Fitness resistance bands were originally created for physical therapy, and to make strength training routines more accessible to everyone. Over the past year the pandemic has revolutionized the use of resistance bands as a beneficial tool in workout regiments.
The rubber band increases the strain or resistance of an exercise, making the muscles work harder and develop more strength to deal with the tension. A study conducted by the Department of Physical Therapy at Sahmyook University, in the Republic of Korea, proved that resistance band workouts improve “balance, mobility and gait function, flexibility and fall efficacy.”
Without access to in-person gyms, resistance bands proved to be useful. Quarantining led to at-home workouts, and resistance bands offered a little more challenge and versatility in exercises for muscle toning and strength building. They became popular because they are cheap, easy to use and progressible.
A recent study done by the Department of Pediatrics at the Sports Medicine Center of Augusta, Georgia, tested whether a 4-week resistance training program using Theraband elastic tubing would significantly increase strength and velocity of serve in a group of elite-level college tennis players.
Twenty-two male and female varsity college tennis players were randomly assigned to control or 4-week training groups. They did fitness routines with the resistance bands and then would test their muscles through tennis serves and movements. The study results showed the groups with the training improved their speed, control and torque from resistance bands.
Sophomore business major Stevie Daniels said she picked up resistance bands while following an at home workout video. She said “The band made the exercises more of a challenge and it was a great motivation to keep working out over quarantine when I couldn't push myself at the gym.”
Image Credit: Josie Jack for The Campus Trainer
Free weights, squat racks and cardio machines like treadmills and ellipticals are a large investment. They can cost hundreds of dollars and can be difficult to set up. A nicer set of resistance bands is about $25-30 dollars on Amazon. Thus, these can provide a more advanced workout to a larger demographic.
They are also easy for students in dorms who are new to working out or don’t have much time in their schedule. Sophomore, Neuroscience major Danielle Deutsch said that resistance bands were perfect for a quick burn in her busy pre-med schedule. “I would have my class then do a couple of full body exercises and then I would get back to work, the bands are so easy.”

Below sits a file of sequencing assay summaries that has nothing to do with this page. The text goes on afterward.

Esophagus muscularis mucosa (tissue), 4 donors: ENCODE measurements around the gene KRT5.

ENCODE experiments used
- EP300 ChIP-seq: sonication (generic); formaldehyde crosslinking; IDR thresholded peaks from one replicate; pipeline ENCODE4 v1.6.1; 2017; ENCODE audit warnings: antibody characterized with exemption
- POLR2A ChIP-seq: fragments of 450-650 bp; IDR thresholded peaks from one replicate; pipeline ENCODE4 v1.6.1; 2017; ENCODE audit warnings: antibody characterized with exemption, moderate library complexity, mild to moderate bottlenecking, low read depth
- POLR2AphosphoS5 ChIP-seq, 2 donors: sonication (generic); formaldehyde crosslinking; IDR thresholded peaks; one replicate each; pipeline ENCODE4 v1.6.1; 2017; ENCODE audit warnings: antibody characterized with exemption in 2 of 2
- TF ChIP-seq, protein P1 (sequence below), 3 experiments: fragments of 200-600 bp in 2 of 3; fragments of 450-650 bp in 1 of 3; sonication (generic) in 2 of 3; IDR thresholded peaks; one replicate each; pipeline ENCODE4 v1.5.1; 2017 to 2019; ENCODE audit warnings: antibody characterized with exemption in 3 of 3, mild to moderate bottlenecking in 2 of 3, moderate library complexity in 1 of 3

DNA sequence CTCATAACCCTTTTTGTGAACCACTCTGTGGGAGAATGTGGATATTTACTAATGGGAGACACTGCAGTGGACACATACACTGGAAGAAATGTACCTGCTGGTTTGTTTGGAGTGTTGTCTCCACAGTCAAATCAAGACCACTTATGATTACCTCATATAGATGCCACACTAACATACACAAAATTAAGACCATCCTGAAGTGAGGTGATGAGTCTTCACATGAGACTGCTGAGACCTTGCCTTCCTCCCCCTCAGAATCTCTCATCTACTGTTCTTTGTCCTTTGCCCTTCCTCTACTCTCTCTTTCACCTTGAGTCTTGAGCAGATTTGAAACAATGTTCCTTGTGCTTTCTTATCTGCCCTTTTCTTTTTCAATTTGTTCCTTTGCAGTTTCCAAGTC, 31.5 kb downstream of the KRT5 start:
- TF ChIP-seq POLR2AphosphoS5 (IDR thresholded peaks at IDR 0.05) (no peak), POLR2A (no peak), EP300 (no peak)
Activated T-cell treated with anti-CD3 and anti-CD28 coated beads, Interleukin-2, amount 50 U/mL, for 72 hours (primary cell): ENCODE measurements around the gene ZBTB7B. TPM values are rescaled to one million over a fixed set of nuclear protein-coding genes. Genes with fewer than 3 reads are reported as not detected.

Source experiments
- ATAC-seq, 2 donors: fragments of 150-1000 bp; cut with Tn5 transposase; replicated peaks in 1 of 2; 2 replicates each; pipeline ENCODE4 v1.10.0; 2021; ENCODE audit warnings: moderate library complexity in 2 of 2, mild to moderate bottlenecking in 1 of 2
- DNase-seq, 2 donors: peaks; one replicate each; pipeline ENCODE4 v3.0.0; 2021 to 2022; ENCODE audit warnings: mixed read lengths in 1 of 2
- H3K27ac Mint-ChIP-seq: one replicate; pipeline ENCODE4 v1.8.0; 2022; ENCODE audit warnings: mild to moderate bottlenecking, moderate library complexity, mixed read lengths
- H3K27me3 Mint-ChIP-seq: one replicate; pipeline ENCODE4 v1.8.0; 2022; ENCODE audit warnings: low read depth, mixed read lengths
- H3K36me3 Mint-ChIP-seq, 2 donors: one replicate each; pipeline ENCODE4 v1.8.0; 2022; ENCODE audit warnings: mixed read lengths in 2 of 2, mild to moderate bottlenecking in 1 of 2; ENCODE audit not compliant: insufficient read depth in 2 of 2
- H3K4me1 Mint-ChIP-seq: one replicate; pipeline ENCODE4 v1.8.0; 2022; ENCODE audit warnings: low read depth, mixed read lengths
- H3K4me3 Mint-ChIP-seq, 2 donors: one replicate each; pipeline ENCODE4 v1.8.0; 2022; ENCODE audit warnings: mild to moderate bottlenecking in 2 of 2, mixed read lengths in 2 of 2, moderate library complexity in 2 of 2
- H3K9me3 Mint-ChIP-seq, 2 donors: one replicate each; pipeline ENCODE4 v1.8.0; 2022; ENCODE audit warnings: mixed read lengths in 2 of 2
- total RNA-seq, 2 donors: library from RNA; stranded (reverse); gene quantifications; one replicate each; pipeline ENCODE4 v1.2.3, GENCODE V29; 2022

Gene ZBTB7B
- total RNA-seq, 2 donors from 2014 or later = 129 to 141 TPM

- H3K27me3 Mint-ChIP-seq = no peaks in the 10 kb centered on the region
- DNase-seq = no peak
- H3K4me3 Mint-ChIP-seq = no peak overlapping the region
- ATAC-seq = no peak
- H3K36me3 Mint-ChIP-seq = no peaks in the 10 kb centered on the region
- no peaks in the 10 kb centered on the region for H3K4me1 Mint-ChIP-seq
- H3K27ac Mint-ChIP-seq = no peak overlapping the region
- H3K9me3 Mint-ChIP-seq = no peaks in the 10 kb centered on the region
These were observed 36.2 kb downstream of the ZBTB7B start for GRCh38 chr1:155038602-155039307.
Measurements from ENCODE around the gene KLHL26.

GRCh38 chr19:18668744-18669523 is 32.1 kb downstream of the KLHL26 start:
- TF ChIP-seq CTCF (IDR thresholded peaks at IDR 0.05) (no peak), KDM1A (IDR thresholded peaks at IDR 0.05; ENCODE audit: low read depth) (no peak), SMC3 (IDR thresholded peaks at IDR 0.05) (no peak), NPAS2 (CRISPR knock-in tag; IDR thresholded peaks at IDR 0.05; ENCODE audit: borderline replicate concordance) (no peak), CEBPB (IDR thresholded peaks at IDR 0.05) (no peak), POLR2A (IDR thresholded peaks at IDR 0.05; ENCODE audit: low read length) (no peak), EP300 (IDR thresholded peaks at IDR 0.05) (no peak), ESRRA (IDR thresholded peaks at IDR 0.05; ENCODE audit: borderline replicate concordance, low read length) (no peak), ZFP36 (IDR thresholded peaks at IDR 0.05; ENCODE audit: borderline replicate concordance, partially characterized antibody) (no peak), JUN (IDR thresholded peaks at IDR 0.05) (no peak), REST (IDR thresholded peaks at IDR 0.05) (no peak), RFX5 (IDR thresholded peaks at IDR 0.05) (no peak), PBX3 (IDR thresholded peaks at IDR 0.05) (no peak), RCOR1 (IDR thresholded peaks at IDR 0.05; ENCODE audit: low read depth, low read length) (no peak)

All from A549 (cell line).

Fitness band exercises are also easy to learn. The benefits can be seen when they’re used with common dynamic exercises such as squats, glute bridges, lateral leg raises, glute kick-backs, squat thrusters, and more. CEO Luke Hughs of Origym, a fitness course company, says “bands add resistance, toning the body at a faster rate.”
Dina Daniels is a TRX Fitness instructor who recommends adding the bands to all workouts as a warmup or for specific movements. Daniels said “the bands are all-purpose; I occasionally implement them into upper and lower body workouts, inner and outer thigh workouts and legs. But you can use them for just about anything.”
Now that gyms are open people have still been using the bands because they are portable. They're often used for stretching and movements that get the muscles warmed up for more heavy strength training. Sophomore computer science major and gym enthusiast Carter Lewis says he warms up with a resistance band before every workout.
Lewis said “I always have it to get my legs or arms moving before lifting weights; it helps prevent injuries by getting loose.”
Resistance bands also progress in difficulty level, and allow people to improve their form to get the most out of the movement. You can start with less resistance and increase to the next band resistance upon mastery. You also can switch between the levels in one workout for higher and lower levels of intensity within a set.